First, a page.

Jean Larguier, a refugee from Nīmes in Languedoc, applies to the Weavers' Company of London for admittance as a master. He claims that he can weave the fashionable 'lustring' and 'alamode' silk fabrics. 'Lustring' silk is glossy; it has a lustre to it. 'Alamode' silk is a thin glossy black silk. Neither of these silks has been made in England before. Until now, they have been imported from France.
The Weavers' Company asks him to provide a sample of his work. Some months later he comes back with a piece of alamode silk that he has 'shot' with silk of another colour. 'Shot' silk is woven with warp threads of one colour and weft threads of another. The fabric changes colour when seen from different angles.
The English weavers agree that silk of this quality has never been made in England before. They believe that the knowledge of such techniques will greatly benefit the nation.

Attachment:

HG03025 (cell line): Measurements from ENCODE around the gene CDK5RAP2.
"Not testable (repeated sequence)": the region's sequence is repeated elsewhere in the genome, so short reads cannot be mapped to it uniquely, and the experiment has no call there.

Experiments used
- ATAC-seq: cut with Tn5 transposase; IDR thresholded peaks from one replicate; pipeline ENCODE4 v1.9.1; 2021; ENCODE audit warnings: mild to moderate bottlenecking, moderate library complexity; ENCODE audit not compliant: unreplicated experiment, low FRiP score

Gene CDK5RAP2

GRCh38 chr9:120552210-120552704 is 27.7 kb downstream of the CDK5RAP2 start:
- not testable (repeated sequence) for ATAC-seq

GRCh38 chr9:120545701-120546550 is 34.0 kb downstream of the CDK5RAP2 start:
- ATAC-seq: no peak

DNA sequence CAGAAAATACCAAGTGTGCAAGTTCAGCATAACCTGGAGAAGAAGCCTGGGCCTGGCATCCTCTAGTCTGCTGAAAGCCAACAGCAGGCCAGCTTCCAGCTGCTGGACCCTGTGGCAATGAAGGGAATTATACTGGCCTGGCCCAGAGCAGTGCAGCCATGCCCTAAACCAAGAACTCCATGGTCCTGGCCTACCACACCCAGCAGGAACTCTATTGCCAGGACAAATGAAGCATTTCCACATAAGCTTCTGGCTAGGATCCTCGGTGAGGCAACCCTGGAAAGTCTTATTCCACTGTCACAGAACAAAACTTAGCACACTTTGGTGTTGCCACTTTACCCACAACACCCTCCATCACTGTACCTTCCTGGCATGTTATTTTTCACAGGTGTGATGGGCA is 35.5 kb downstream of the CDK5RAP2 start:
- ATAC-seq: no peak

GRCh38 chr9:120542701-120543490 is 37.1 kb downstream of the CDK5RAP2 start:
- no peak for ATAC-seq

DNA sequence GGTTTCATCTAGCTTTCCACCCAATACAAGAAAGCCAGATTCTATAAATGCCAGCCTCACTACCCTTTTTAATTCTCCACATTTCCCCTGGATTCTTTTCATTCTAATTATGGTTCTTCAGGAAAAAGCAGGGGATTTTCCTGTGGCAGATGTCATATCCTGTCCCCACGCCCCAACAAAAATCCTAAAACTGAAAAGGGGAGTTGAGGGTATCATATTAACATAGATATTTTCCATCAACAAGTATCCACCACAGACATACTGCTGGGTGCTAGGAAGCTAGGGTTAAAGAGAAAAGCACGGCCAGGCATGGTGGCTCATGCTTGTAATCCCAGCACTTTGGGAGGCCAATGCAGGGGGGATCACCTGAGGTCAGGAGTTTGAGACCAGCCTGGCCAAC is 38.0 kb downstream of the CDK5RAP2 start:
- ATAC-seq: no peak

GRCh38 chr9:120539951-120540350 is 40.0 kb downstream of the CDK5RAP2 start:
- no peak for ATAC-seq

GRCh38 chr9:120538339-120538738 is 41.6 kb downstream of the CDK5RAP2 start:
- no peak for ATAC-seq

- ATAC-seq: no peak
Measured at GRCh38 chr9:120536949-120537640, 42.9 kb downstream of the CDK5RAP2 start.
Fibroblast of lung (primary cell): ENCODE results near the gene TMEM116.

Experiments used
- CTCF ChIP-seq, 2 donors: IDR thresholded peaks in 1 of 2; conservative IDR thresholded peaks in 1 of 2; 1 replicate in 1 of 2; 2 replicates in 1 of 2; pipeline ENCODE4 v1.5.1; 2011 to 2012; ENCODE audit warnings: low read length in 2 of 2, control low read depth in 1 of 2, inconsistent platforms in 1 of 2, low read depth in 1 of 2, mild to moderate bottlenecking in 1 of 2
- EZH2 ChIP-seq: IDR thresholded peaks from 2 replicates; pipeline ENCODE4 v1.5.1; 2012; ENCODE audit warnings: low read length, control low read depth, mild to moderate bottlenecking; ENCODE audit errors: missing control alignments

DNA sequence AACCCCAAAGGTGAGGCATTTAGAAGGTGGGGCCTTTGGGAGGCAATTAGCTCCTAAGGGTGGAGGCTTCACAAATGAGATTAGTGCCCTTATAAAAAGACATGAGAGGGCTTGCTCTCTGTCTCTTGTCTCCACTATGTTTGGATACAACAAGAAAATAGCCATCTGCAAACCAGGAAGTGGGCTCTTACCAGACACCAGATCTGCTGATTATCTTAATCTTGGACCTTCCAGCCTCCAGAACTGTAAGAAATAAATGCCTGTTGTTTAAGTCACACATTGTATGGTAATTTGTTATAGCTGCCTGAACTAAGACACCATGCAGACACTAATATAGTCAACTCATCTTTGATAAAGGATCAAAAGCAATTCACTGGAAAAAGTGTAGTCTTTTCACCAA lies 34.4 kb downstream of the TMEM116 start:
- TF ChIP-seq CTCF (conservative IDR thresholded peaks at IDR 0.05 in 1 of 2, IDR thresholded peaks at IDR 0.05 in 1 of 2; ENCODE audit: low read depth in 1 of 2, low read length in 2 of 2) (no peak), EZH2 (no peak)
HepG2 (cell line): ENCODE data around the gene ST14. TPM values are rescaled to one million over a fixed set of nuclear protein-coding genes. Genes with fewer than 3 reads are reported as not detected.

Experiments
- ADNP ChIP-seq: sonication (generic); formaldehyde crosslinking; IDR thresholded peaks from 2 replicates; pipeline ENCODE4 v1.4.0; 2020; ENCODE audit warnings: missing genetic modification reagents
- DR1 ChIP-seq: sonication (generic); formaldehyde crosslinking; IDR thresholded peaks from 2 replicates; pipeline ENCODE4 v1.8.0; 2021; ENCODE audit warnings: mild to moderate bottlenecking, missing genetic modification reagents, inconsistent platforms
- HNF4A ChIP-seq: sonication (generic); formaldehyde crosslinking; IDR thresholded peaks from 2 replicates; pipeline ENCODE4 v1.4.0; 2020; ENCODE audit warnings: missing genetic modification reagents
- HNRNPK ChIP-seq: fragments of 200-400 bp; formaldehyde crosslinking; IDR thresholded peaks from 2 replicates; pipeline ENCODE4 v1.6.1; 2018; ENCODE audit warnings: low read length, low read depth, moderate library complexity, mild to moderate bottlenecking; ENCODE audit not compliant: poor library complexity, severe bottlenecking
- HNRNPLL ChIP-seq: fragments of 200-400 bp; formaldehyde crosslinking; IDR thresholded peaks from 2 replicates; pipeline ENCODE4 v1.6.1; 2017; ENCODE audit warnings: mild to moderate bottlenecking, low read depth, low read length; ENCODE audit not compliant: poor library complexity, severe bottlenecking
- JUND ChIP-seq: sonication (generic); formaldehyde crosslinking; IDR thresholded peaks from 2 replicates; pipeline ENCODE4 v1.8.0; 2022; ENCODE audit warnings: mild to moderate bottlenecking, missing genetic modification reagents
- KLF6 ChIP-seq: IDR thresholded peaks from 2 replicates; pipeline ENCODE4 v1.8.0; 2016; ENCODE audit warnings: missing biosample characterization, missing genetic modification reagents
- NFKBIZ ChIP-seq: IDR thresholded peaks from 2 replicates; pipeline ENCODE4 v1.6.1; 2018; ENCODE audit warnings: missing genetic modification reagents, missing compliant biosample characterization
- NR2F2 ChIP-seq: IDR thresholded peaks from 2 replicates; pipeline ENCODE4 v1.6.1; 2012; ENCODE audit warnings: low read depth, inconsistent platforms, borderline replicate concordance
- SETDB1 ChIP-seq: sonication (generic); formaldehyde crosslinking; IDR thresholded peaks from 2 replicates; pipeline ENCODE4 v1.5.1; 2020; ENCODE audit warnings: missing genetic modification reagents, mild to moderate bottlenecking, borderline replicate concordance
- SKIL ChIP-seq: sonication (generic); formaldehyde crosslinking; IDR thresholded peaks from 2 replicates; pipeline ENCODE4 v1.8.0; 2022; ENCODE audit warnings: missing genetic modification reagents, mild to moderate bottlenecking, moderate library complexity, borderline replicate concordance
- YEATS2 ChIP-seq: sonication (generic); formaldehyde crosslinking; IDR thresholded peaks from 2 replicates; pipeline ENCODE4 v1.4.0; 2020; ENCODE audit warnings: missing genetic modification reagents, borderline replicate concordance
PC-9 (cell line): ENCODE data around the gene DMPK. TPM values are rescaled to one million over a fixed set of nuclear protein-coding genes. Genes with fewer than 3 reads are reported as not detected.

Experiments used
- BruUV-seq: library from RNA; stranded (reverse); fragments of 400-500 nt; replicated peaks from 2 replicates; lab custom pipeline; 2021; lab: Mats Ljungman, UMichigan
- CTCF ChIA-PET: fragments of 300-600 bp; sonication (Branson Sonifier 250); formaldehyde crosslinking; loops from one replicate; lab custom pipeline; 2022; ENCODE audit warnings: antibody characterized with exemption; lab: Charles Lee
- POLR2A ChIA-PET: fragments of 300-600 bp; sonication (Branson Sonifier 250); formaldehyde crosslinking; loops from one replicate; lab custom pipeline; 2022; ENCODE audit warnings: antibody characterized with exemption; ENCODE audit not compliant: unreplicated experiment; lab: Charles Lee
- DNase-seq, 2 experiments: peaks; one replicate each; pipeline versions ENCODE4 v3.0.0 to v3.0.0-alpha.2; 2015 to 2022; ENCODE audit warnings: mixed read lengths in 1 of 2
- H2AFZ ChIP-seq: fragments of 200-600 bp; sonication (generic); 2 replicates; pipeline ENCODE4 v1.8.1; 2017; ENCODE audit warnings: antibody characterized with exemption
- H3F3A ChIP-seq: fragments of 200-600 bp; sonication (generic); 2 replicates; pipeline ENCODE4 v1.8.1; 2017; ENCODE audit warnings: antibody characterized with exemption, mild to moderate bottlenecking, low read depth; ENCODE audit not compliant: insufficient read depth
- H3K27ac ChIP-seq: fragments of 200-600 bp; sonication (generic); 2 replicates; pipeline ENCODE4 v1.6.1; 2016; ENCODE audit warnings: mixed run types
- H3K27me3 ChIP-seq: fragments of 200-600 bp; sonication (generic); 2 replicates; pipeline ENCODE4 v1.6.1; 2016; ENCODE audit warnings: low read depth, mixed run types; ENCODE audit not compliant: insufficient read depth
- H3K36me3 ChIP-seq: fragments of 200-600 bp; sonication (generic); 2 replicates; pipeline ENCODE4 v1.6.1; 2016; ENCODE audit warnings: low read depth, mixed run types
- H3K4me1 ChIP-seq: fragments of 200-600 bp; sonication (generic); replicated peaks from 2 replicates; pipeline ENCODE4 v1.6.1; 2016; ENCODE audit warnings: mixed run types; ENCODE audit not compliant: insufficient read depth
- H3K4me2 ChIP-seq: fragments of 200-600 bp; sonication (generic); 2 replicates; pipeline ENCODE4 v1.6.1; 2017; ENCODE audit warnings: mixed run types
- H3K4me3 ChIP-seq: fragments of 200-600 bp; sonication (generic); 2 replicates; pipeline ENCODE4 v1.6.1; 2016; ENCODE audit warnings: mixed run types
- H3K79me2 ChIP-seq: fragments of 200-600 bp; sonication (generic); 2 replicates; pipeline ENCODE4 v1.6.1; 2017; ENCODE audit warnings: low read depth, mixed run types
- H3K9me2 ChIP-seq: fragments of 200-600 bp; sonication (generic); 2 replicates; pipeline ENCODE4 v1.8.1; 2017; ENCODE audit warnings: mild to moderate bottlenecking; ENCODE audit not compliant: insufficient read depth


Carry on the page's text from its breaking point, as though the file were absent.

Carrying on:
Jean Larguier is admitted to the Weavers' Company without paying the usual fees. The only condition is that for one year he must manufacture these alamode and lustring silks and employ English workmen to make them.
The first wave of Huguenot refugees, in Tudor times, brought many workers in silk to London. Some of these were silk throwsters, people who twisted the thread for weaving. Others were silk weavers. The second wave of refugees, which is only just beginning to arrive, will bring many more people to work in the silk industry.